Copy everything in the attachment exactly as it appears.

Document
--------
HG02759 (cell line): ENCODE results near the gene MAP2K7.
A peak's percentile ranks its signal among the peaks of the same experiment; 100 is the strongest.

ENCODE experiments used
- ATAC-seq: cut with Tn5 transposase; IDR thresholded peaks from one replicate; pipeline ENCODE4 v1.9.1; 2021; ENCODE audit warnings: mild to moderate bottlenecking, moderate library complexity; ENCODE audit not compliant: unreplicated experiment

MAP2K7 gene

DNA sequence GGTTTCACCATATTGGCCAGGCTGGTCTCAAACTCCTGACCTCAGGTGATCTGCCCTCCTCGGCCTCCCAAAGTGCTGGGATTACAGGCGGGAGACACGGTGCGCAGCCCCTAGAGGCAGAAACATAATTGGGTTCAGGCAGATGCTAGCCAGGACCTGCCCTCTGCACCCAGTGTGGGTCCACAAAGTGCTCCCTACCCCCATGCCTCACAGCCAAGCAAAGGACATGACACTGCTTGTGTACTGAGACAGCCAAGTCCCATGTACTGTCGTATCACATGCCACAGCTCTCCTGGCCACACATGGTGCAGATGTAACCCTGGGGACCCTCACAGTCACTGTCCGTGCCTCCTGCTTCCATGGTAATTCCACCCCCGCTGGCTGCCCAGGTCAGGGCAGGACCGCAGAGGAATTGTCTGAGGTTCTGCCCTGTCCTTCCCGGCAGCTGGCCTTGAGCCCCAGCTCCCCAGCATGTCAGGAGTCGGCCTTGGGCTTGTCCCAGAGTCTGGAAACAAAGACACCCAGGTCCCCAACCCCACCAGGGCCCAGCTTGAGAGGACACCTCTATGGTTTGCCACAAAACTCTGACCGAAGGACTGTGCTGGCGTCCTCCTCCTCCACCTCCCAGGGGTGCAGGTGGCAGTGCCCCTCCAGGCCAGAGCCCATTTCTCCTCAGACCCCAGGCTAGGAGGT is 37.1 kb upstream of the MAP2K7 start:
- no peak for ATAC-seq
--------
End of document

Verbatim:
HG02759 (cell line): ENCODE results near the gene MAP2K7.
A peak's percentile ranks its signal among the peaks of the same experiment; 100 is the strongest.

ENCODE experiments used
- ATAC-seq: cut with Tn5 transposase; IDR thresholded peaks from one replicate; pipeline ENCODE4 v1.9.1; 2021; ENCODE audit warnings: mild to moderate bottlenecking, moderate library complexity; ENCODE audit not compliant: unreplicated experiment

MAP2K7 gene

DNA sequence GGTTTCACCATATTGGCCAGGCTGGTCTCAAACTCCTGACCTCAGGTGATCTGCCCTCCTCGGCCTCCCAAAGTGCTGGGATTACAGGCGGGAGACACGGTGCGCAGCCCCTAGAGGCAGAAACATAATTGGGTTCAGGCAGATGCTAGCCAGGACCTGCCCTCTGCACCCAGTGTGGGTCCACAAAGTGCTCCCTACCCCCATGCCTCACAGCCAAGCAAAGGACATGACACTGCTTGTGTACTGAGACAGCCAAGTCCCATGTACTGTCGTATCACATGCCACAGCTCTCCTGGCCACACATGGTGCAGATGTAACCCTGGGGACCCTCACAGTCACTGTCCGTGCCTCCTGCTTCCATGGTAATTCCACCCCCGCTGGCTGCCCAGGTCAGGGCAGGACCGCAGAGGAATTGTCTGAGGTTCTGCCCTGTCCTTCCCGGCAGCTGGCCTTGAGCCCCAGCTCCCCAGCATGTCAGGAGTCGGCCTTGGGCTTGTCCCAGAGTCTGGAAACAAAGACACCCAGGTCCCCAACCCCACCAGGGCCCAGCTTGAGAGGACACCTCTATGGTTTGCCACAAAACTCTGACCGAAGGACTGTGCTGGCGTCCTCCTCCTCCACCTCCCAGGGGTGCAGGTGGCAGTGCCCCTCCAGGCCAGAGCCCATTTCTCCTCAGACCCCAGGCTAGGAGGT is 37.1 kb upstream of the MAP2K7 start:
- no peak for ATAC-seq